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Affect and Script: Building Blocks of Community

Deppe, Susan Leigh
June 4, 2015

Source: (2002) Paper presented at “Dreaming of a New Reality,” the Third International Conference on Conferencing,
Circles and other Restorative Practices, August 8-10, 2002, Minneapolis, Minnesota.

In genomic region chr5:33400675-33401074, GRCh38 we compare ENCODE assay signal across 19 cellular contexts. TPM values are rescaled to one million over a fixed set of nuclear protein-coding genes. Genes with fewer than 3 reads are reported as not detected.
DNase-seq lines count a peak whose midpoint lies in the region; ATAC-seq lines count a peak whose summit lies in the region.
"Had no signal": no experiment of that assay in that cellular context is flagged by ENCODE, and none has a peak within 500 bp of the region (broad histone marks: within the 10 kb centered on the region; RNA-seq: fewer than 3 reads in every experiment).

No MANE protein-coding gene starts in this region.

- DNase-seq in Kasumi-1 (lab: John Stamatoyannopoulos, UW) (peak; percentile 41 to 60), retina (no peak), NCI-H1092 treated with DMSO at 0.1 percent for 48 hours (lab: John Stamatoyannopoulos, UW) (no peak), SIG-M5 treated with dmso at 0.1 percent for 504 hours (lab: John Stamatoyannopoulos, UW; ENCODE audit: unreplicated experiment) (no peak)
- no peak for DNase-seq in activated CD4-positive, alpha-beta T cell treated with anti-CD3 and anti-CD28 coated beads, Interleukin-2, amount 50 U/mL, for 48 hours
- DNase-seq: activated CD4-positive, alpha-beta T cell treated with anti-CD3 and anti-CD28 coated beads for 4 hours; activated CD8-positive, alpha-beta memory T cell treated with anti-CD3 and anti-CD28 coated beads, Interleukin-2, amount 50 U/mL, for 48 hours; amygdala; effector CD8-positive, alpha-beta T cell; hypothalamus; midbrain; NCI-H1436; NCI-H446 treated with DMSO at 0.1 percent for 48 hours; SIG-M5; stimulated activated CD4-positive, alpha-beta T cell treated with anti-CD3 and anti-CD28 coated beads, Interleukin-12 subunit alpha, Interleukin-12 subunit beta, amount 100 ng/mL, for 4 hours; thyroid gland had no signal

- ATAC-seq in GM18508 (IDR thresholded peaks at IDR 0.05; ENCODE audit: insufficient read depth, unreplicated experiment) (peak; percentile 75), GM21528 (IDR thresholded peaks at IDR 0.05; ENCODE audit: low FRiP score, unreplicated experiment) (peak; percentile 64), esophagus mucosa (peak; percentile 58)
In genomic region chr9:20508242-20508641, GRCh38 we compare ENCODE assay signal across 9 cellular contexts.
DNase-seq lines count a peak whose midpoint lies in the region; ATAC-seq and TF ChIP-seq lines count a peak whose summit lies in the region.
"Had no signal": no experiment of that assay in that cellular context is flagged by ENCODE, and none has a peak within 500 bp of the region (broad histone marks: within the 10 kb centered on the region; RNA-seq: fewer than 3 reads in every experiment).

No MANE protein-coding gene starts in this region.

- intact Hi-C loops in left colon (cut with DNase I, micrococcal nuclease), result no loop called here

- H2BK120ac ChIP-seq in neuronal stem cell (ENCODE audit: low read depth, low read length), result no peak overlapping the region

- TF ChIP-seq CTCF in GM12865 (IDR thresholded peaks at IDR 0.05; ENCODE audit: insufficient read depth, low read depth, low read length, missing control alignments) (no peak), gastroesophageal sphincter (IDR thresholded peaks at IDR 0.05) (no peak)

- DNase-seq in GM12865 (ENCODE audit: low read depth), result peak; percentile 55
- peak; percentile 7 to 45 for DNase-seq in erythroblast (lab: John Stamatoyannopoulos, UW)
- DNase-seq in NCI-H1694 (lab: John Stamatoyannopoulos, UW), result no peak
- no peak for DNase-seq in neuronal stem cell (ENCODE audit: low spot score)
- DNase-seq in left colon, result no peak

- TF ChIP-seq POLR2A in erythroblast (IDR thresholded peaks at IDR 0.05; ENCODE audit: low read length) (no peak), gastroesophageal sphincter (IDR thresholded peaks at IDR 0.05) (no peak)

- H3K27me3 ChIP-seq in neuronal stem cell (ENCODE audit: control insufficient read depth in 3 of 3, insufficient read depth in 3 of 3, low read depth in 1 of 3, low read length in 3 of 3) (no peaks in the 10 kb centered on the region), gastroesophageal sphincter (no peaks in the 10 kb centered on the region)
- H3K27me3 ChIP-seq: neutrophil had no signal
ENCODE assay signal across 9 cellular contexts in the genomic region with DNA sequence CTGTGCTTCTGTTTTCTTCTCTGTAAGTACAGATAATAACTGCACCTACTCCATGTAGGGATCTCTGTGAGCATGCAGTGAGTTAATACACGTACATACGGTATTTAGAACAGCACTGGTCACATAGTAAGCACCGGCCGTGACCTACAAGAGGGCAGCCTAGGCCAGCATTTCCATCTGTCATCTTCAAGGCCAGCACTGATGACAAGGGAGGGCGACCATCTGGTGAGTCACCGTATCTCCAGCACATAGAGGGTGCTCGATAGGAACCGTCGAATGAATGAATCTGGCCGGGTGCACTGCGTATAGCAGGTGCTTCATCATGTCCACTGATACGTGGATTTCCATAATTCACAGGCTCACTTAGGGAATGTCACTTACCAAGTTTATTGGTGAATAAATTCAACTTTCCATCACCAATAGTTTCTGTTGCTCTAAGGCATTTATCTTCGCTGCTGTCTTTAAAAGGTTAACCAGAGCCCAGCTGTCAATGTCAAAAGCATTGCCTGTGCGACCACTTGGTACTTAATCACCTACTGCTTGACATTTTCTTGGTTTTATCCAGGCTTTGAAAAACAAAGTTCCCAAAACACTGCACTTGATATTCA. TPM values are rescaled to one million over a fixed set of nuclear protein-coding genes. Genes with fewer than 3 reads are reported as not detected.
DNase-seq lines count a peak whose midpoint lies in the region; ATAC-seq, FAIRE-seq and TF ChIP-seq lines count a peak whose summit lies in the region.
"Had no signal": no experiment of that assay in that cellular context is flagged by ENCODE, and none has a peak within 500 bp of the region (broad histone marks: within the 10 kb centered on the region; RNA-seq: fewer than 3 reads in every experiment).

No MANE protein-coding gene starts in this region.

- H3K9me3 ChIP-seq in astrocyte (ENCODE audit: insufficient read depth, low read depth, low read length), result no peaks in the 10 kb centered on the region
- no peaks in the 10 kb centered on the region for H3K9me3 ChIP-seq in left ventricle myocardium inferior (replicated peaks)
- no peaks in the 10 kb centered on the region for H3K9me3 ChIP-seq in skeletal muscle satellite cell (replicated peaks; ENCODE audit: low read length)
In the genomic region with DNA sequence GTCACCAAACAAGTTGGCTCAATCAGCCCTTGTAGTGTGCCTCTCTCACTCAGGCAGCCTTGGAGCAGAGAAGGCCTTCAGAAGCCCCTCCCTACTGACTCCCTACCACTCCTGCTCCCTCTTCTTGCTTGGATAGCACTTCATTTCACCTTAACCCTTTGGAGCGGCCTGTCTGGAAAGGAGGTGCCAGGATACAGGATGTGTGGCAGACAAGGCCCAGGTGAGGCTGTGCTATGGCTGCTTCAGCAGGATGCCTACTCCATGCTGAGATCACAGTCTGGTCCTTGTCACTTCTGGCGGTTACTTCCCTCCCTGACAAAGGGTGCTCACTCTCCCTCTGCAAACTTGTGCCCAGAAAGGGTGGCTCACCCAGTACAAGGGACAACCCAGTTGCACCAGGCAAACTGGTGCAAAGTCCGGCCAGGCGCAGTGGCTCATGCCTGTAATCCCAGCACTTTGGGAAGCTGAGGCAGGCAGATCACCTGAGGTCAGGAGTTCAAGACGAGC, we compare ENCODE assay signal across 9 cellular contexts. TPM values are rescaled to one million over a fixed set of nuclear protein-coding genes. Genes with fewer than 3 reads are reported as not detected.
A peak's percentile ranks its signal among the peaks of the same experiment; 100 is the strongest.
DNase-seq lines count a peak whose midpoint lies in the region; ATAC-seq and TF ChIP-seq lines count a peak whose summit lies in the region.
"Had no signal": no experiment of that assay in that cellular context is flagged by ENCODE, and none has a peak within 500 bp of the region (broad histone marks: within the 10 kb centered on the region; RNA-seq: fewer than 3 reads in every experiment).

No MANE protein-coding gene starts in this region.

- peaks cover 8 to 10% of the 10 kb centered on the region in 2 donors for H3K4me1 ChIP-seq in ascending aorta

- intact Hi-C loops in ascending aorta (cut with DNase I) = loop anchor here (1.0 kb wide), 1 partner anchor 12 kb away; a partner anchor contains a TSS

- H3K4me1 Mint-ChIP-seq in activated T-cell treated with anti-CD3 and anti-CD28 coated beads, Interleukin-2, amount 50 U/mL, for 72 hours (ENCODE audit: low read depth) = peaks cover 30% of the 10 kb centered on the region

Tomkins postulated nine innate affects, biological programs triggered by the intensity and shape of neural stimulation, displayed on the face and felt in the body. Two of the affects are inherently rewarding, one is neutral, and six are punishing. Affects are amplifiers; they make us aware of things and motivate us. We go through life having affects triggered, and other things become bad or good by being linked to them. Further, stimulus-affect-response sequences are frequent or powerful, we develop an emotional reaction to them. We make “”rules”” for managing such families of scenes, called scripts. Most of adult life is managed by scripts, largely outside of awareness. Scripts explain the variety of human behaviors, and help us understand the context of family, neighborhood, and culture. An overview of innate affect and script development will be followed by a look at Nathanson’s compass of shame, four script libraries by which we all manage that difficult affect. Tomkins’s blueprint for emotional health will explain why family group conferencing works. This workshop should be useful for participants in any work setting. Teaching methods: Lecture with slides, clinical vignettes, conference videotape and handouts; Q and A session. Author’s abstract


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